“Couch. Jory Couch.”
The teacher’s voice grated through the high pitched laughter in the room. Twenty heads swiveled around to the stern man in the bad suit. A narrow-faced, freckled boy with ginger hair raised his hand. Marcelina, seated at a table in front of him, twisted around to identify this boy. He caught her staring and stuck out his tongue.
The teacher’s voice droned on and Marcelina snuck a peek down at the new crayons in her lap. How she wanted to draw! When would they get to the drawing part?
“Mencher! Marcelina Mencher, raise your hand now!”
Marcelina shrank down in her chair. That tone of voice was familiar. Even if the person using it was not known. Her hand rose with a trembling slowness she knew, even at five, gave her away.
“You must pay attention, Marcelina.”
She nodded her head meekly. Everyone was staring. Most importantly, her new crayons were scattered on the floor. The colors, still bright, were no longer warming. Would she be allowed to pick them up? Rather than ask, she slid down in her chair and onto the floor under her table. The teacher said something, but she ignored him. Her other brother, Siemowit, had proclaimed from the lofty heights of third grade that kindergarten was for babies. Marcelina had hit him with her small fist and proclaimed herself no baby.
Then she’d been sent to bed with no piernik.
Once the crayons were in her hands she looked at the shoes of her classmates. Everyone had new shoes. They shone with the proclamation that no one had worn them before. New feet, new laces or buckles, and no scuff marks. Marcelina slid her own secondhand shoes off.
It was not as if they’d been used much, but that was why she hated them so. The shoes had been Zuza’s. Zuza, who had died two years ago when she was Marcelina’s age. Sometimes she still heard her parents crying when they thought her asleep. Her brothers pretended they were not sad, but everyone was sad.
Marcelina was the last. The youngest. But now, sometimes, she felt like she’d be doing everything twice. Because her parents would not think to themselves, “Today is Marcelina’s first day of school.” No, they would think, “Zuza’s first day would have been two years ago. Today is for her as well as Marcelina. Because Marcelina must live for her sister as well.”
It was a disturbing thought for a girl of five. Especially since, if pressed, she could not put it into words. Only feelings. It felt as if she must live for two. Be both daughters of the Mencher family.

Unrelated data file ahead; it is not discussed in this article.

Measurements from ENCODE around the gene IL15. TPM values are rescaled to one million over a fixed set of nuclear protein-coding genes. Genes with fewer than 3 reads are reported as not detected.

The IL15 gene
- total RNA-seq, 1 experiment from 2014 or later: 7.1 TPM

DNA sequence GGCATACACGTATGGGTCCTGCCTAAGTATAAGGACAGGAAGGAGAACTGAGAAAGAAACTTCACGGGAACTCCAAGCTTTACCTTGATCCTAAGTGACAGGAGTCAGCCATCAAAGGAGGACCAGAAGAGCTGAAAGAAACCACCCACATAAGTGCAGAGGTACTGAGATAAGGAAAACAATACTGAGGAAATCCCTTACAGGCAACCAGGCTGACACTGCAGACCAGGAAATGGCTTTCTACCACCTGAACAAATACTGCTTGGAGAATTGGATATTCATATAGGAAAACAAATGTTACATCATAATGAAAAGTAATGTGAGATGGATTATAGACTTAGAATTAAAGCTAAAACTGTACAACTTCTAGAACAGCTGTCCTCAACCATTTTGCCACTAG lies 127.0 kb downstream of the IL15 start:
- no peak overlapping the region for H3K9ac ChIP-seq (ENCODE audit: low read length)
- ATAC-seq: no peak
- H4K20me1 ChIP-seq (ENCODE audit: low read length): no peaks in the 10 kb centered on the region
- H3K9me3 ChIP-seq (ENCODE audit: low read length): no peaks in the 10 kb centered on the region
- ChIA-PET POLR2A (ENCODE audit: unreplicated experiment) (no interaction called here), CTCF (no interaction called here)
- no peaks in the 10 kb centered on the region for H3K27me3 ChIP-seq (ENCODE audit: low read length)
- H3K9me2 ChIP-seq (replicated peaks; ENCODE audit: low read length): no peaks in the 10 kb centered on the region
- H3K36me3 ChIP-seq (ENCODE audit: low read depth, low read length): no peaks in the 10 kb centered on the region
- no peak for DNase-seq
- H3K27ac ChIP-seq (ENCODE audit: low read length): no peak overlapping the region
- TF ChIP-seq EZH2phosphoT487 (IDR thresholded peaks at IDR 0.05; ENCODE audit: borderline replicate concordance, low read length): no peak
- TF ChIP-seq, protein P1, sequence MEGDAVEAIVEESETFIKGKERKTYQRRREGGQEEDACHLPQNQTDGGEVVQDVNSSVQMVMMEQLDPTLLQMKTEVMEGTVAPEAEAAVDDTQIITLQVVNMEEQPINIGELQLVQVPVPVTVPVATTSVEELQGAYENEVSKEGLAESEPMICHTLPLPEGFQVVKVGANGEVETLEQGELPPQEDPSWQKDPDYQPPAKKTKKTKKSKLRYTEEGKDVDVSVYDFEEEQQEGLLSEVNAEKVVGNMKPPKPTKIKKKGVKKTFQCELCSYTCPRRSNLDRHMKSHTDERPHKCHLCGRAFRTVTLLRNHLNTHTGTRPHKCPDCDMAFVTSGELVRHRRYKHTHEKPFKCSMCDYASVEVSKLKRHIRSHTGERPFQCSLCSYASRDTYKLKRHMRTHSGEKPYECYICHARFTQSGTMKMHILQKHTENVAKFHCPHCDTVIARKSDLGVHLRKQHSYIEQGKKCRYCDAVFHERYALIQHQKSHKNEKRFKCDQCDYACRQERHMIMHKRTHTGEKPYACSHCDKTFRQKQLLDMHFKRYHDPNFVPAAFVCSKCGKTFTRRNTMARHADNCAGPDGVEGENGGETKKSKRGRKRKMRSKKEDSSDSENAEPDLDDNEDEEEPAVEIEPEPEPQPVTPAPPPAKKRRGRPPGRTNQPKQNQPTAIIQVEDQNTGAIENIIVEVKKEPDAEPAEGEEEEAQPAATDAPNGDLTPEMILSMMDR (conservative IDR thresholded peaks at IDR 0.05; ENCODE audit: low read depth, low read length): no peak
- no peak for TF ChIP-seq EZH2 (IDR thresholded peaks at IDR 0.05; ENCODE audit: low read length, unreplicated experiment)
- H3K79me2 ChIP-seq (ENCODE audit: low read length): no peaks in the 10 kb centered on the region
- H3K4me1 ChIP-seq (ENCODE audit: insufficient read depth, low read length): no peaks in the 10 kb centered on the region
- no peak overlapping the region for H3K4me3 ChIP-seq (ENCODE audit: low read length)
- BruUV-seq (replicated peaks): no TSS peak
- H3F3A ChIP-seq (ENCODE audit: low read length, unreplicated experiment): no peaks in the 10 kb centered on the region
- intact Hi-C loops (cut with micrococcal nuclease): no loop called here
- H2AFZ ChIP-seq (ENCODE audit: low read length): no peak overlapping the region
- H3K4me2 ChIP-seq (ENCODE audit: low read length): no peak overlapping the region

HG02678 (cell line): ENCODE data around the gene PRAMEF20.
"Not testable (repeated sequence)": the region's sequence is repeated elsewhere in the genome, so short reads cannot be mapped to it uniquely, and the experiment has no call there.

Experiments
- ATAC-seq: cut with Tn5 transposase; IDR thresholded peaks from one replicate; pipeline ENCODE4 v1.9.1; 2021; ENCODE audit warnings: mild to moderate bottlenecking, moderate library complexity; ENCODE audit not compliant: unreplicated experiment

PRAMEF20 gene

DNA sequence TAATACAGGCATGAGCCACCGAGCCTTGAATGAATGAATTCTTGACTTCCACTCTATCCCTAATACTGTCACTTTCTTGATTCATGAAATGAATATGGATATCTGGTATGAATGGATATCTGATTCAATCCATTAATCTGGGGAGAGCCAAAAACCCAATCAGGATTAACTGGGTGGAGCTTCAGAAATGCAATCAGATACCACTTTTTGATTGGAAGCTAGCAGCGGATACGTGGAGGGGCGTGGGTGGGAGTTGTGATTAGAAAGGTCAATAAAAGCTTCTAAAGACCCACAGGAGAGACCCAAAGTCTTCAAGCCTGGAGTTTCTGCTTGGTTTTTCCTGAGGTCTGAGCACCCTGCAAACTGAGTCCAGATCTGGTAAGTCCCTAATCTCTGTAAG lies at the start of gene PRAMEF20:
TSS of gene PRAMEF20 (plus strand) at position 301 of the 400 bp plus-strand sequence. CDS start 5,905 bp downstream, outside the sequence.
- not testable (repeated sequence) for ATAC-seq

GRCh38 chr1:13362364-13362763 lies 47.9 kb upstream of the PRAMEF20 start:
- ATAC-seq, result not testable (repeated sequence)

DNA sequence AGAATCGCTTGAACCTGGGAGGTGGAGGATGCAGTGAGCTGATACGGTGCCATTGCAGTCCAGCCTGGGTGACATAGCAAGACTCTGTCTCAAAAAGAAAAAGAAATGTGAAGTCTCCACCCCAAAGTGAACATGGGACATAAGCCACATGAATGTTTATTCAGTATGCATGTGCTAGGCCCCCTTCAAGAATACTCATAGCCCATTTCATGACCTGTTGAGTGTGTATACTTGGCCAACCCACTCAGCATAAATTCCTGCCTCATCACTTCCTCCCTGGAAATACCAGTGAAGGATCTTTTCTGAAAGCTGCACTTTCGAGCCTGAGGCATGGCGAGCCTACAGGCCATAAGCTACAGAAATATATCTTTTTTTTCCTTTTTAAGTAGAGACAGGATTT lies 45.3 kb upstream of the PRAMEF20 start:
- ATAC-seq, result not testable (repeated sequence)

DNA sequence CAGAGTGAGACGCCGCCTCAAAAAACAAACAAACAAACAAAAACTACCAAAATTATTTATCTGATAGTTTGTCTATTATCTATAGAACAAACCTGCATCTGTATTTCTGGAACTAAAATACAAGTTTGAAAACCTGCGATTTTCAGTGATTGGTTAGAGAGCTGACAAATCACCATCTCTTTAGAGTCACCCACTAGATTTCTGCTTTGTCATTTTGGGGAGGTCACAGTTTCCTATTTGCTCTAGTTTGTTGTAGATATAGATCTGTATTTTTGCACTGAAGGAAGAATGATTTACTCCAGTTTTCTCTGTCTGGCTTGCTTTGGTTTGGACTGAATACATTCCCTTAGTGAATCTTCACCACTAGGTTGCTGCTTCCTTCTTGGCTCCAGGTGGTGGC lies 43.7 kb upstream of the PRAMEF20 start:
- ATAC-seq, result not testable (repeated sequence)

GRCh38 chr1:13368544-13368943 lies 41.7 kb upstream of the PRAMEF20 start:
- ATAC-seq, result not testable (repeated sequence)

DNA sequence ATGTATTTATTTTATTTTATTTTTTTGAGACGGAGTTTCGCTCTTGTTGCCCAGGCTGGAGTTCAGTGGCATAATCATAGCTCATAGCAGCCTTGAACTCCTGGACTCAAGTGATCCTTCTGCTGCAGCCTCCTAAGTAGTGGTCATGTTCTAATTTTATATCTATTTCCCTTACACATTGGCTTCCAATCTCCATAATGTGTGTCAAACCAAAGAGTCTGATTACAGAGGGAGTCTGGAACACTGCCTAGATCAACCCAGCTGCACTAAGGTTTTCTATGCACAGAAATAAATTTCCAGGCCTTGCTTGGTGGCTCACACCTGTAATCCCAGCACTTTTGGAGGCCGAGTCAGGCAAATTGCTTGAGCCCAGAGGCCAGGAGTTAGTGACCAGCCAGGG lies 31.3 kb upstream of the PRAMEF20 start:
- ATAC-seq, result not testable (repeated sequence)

The shoes were a constant reminder so she kicked them away. Her legs were strong and so the shoes skidded across the thin carpet and landed under another table. Against another foot. Marcelina was caught when a ginger-haired boy ducked his head down and grinned at her.
Because she could not talk, hiding as she was, she didn’t put the grin into words. Not the way her oldest brother would talk about his girlfriend’s smile or hair. Or other things when he also thought her asleep. It made her stomach feel funny, the boy’s grin, and so she grinned back.
Her eyes grew wide when he tugged off his shoes. He slid out of his chair and landed softly on his butt. Marcelina clapped a hand over her mouth to quiet her giggle. His shoes was kicked across the carpet. Not as well. She had to stretch her arm out to reach them.
He wore tennis shoes. They were white and she stroked the new footwear in wonder. Someday, in the far future it seemed, she would get shoes of her own. Not Zuza’s. When she looked up from the shoe he mimed putting it on.
Did he want to trade? But, he had boy shoes! And her shoes, scuffed Mary Janes of brown, were girl shoes. He slid her first shoe onto his foot. She tried his on with a bounced excitement. They fit! So, she slid his other shoe on. He was wearing hers! Marcelina had to keep from laughing.
He did not.
Strong fingers closed around her arm and Marcelina squeaked. The teacher, Mr. Vilhjalmsson, pulled her up to her feet. Jory stood as well and she thought that brave.
“Miss Mencher, what were you doing?”
“I dropped my crayons.”
“Jory has girl shoes! Jory has girl shoes!” The chorus was picked up by the class before Mr. Vilhjalmsson stopped them with a clap of his hands. Marcelina rubbed her arm where he’d held her. It didn’t hurt. It was the thought of being caught.
Would her parents be called? They would be disappointed. Zuza would not have been caught. She would have been a good student. Marcelina began to sob, unable to stop the overwhelming sense of failure she’d created in her head. Zuza would be looking down from Heaven. Mad. Upset that Marcelina could go to school and fail when she could not go and thrive.
The kids fell quiet, teasing forgotten as Marcelina held their attention. Twenty heads watched as Marcelina threw up her breakfast while still sobbing. Then the shrieking began and everyone raced away from her.
Everyone except Mr. Vilhjalmsson.
And Jory, but he only stared raptly at his brand new tennis shoes. No longer white.